Fabric painting is one of today's most popular hobbies in South Africa one reason being that it is both creative and a great stress reliever. fabric painting is also one of the quickest and most effective ways to re-decorate your house will little expense.
100% natural fibers should be used, pure cotton, bleached or unbleached calico, wool, silk or viscose.
It is very important that the material be pre-washed in hot water and then dried and ironed before painting. The reason for this is that all fabric is pre-treated with starch to enhance its appearance and to make it appear crease-resistant This layer of starch prevents the paint from penetrating the fibers of the material, with the result that the paint could in fact be washed off after the first wash, leaving the product looking worn and washed out. Fabric painting is mainly done on white or off-white material.
Fabric paint is available in nearly every color imaginable. Ordinary fabric paint is also known as textile screen-printing ink. It is water-based and is quite transparent. You can use the basic colours very well on light coloured cloth, but remember that darker coloured cloth will hide the fabric paint. The colour of your cloth will have an effect on the colour you will get when being painted on. refer to our colour wheel for more on mixing colours.
Extender, also known as cut clear, is a colorless emulsion that forms the base of all fabric paints. A layer of extender forms a food base when shading is required.
In order to lighten colours use the clear extender base. This must be mixed in sufficient proportion to achieve the desired colour. Add colour to the base - not vice versa. The more base you use, the lighter the colour. Clear extender base cannot be used on its own to create a white colour. The background colour of the material will provide your lightest colour.
It would be wise to acquire a couple of brushes of different shapes and sizes, the project you are doing will determine the size of brush needed. Invest in good quality brushes, the cheaper ones tend to lose their bristles. Hog-hair brushes are the most suitable brushes for fabric painting because their bristles are straight and firm.
Before you start painting, run your finger over the bristles a couple of times to rid of the starch as well as any loose bristles.
Flat hog-hair brushes are the ones most commonly used for fabric painting. They are especially suitable for painting straight lines.
These brushes can be turned sideways to paint in small areas.
A couple of round hog-hair brushes are used to paint small detail.
Brushes made of sable hair are especially recommended for this purpose.
Stencil brushes are round hog-hair brushes with cropped bristles and a high bristle density, which makes them especially suitable for stenciling.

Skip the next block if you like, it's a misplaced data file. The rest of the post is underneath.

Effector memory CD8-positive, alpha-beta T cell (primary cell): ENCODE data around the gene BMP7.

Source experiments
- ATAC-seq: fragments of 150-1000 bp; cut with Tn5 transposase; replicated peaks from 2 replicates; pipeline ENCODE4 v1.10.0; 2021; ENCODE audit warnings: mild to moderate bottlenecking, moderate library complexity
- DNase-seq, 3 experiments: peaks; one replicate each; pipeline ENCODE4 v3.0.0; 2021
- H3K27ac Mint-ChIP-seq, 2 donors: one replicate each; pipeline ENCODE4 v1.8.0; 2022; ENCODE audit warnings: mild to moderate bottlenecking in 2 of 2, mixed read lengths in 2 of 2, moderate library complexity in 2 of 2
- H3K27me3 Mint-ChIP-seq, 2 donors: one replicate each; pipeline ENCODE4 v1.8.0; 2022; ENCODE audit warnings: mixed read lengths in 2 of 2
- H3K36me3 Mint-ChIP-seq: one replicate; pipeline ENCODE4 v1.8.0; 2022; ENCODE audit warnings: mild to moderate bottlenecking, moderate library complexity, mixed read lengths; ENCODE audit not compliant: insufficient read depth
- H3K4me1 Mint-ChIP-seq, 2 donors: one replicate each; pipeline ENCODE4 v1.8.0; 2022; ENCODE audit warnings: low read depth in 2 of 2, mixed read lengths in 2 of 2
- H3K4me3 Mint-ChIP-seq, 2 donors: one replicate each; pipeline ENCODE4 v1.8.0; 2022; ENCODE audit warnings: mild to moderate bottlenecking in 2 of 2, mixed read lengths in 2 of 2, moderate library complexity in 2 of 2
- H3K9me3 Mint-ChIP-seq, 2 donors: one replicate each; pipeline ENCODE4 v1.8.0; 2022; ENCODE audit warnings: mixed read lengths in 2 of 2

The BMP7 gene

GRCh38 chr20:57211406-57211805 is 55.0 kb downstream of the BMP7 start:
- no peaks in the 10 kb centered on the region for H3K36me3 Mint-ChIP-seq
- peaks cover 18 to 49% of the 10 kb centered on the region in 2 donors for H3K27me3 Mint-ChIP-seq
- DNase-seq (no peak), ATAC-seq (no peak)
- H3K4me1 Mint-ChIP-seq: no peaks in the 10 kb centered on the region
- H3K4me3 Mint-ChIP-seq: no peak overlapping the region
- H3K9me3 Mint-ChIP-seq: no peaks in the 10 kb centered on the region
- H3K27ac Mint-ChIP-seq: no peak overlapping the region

They are also available in various sizes.
Sponge applicators, fabric paint rollers and high-density sponges are also available in different sizes. They paint very evenly and are therefore very useful for painting backgrounds and borders. Any of these can also be used to pick up any excess paint from a still wet painted surface.
Always keep a bucket of cold, soapy water handy while painting. All dirty rollers, sponges, etc. (with the exception of brushes) can be put in the bucket once they have been used to prevent the paint from drying on them. They could then all be washed simultaneously afterwards. A small container full of water, with a lid that seals tightly (e.g. an empty jam jar) should be kept close by for cleaning the brushes. A wet brush will cause the paint to bleed. Brushes should never be left standing in the water, because water will then be drawn up behind the aluminum band and one would not be able to dry the brush properly. Always keep the lid on the container when not in use, because a container of water accidentally knocked over could have catastrophic results.
Masking tape is useful for forming borders or square areas on the projects. Blank off the area where no paint is required and make sure that the tape is pressed down well to stop any paint from getting under the tape.
Paper towels or any other absorbent paper can be used to clean work surfaces, wipe hands, dry brushes of clean up excess paint or extender.
Proper after-care is probably the most important part of any fabric-painting project that is undertaken.
The finished project should always be left for a couple of days to dry completely before heat setting. There are a number of ways to do this, such as:
Tumble dry the cloth for at least 45 minutes on high heat.
Press the cloth, using an electronic press iron for 2 min.
Fold the fabric with the painted side inwards, place in oven on a baking tray and heat to 140 C. Bake for 10 minutes, turn off the oven and leave fabric in the oven for 30 minutes to cool off.
When making your design always paint a sample piece on material with the same paint in order to carry out a wash test. This sample should b cured and then washed to establish colour and wash fastness.
Since dirt does not readily penetrate fabric-painted articles but only really attaches itself to the surface, it is usually only necessary to rinse the article in luke-warm soapy water and then with clean water. Do not use strong detergents or bleaches to wash fabric-painted articles as the colours will fade and the product will look washed out.